Many experts in the late nineteenth and early twentieth centuries expressed concern about the large number of immigrant mothers raising children in the United States. These mothers became the target audience for efforts by parent education associations to Americanize the huge immigrant population. Similar political motives impelled efforts to teach African-American mothers what were considered modern, scientific approaches to child-rearing. It has also been suggested that changes in generational relations and the decline of advice within the family made even middle-class parents more dependent on advice. Certainly child-advice book sales and the number of titles in print soared by the 1920s.
While the behaviorist approach continued to have great strength through the 1930s, there were also signs of a growing realization that children have individual natures which must be taken into account. The growth of a child-centered approach redirected the problem of child rearing from the training of children to the training of parents to be more sensitive to the needs of the child. At the same time, the economic circumstances of the Great Depression tended to disrupt gender roles, placing more women (and children) into the workforce and leading experts to elevate the importance of the father in child rearing. The language of the advice to parents in the 1930s became more therapeutic, stressing the need for a family culture that was more egalitarian and more sensitive to the individual needs of children, mothers, and fathers. The gentle management of emotions, especially anger, became a central topic in this advice.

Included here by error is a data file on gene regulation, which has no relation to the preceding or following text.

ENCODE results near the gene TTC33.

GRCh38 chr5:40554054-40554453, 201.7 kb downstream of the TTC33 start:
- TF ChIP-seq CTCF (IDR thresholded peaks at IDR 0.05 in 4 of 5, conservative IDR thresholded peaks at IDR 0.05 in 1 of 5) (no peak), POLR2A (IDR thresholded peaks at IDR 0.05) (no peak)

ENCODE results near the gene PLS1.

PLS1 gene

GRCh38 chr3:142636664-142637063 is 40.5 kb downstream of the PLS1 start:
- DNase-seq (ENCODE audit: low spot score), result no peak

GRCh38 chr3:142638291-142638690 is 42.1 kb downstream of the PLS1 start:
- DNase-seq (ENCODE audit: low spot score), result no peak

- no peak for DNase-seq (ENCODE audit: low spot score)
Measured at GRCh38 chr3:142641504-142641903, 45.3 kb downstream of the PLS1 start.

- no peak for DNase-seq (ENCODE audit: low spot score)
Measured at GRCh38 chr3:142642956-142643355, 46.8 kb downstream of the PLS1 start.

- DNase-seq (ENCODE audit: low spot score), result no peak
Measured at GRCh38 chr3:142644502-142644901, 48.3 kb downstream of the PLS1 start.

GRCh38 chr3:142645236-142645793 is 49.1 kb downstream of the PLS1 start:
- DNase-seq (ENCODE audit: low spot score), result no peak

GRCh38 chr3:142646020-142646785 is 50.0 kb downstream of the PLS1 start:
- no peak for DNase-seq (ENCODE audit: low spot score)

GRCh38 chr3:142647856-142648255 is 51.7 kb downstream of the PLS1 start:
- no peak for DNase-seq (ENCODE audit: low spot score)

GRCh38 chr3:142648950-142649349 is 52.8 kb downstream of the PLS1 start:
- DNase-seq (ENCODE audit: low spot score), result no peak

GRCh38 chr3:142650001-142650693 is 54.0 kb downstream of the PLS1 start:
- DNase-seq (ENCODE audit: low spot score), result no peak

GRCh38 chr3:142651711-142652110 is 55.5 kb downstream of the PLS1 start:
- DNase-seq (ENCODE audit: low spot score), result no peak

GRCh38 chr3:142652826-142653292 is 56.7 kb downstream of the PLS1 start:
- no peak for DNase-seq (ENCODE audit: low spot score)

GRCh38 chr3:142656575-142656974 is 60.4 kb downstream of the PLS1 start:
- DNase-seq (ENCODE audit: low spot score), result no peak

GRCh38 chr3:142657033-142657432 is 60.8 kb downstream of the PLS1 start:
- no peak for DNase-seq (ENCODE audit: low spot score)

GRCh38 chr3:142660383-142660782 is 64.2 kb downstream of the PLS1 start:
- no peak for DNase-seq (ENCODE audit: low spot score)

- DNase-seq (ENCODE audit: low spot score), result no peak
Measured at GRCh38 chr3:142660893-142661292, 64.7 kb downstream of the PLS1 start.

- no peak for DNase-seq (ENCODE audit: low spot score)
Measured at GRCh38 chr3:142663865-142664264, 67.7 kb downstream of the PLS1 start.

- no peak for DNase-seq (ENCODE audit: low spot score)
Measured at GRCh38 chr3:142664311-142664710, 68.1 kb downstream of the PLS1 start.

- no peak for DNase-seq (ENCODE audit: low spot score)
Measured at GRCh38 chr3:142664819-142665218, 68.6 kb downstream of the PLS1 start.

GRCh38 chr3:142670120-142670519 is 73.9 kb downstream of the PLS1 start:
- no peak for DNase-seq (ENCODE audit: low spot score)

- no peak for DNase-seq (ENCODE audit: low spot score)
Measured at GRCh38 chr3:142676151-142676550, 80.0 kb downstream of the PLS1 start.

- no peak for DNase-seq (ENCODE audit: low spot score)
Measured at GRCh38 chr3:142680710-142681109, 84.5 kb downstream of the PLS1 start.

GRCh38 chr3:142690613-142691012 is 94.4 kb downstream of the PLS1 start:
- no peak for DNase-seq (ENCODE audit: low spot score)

Arnold Gesell and Francis L. Ilg's enormously popular 1943 book, Infant and Child Care in the Culture of Today, put an end to the behavioral approach and popularized a developmental approach that recognized the power of biology in the child's physical and psychosocial growth. In the midst of World War II, this book made explicit the ideology of their developmental approach. Whereas regimented behaviorism resembled fascism, a developmental approach aimed at maximizing the growth of the unique individual child was suited to a democratic family and a democratic society. The child-centered approach recommended relaxed approaches to feeding, toilet training, and independence training.